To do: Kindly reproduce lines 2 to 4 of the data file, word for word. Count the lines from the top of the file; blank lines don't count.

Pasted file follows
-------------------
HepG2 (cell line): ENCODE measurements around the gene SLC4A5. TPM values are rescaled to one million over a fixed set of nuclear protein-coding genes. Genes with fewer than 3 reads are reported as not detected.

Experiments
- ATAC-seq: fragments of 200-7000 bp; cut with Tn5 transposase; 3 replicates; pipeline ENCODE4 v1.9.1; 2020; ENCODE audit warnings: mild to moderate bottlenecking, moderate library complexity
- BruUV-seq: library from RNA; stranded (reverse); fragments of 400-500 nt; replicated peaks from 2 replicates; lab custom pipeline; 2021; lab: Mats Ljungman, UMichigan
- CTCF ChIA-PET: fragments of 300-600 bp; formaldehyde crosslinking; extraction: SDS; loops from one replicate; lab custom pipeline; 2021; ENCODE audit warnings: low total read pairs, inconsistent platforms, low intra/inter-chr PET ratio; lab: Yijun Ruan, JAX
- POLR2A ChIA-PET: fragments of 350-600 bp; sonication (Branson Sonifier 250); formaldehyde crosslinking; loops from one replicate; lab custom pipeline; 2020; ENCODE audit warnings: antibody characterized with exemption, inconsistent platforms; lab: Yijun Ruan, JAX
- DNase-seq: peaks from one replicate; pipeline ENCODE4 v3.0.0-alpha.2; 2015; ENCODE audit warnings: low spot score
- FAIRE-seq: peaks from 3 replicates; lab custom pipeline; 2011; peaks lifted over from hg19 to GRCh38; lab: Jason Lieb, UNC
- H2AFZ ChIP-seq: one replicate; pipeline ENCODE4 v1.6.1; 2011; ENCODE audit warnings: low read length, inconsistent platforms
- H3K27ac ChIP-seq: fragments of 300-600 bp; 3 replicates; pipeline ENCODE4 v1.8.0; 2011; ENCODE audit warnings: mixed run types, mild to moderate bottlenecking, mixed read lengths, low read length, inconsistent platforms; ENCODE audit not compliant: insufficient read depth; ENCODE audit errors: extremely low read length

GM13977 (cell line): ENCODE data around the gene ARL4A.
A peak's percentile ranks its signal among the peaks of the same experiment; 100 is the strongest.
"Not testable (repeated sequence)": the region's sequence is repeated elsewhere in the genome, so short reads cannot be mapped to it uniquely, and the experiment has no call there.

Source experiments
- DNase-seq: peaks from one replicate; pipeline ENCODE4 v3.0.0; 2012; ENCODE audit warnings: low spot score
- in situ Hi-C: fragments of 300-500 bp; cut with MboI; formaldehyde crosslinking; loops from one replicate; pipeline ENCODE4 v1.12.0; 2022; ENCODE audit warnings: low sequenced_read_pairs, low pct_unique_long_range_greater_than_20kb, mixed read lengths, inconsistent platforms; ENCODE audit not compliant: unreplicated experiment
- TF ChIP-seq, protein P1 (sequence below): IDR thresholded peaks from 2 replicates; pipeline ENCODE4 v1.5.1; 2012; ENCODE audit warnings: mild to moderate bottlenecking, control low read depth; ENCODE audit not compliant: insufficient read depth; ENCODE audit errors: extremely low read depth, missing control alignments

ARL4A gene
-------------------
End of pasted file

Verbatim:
Experiments
- ATAC-seq: fragments of 200-7000 bp; cut with Tn5 transposase; 3 replicates; pipeline ENCODE4 v1.9.1; 2020; ENCODE audit warnings: mild to moderate bottlenecking, moderate library complexity
- BruUV-seq: library from RNA; stranded (reverse); fragments of 400-500 nt; replicated peaks from 2 replicates; lab custom pipeline; 2021; lab: Mats Ljungman, UMichigan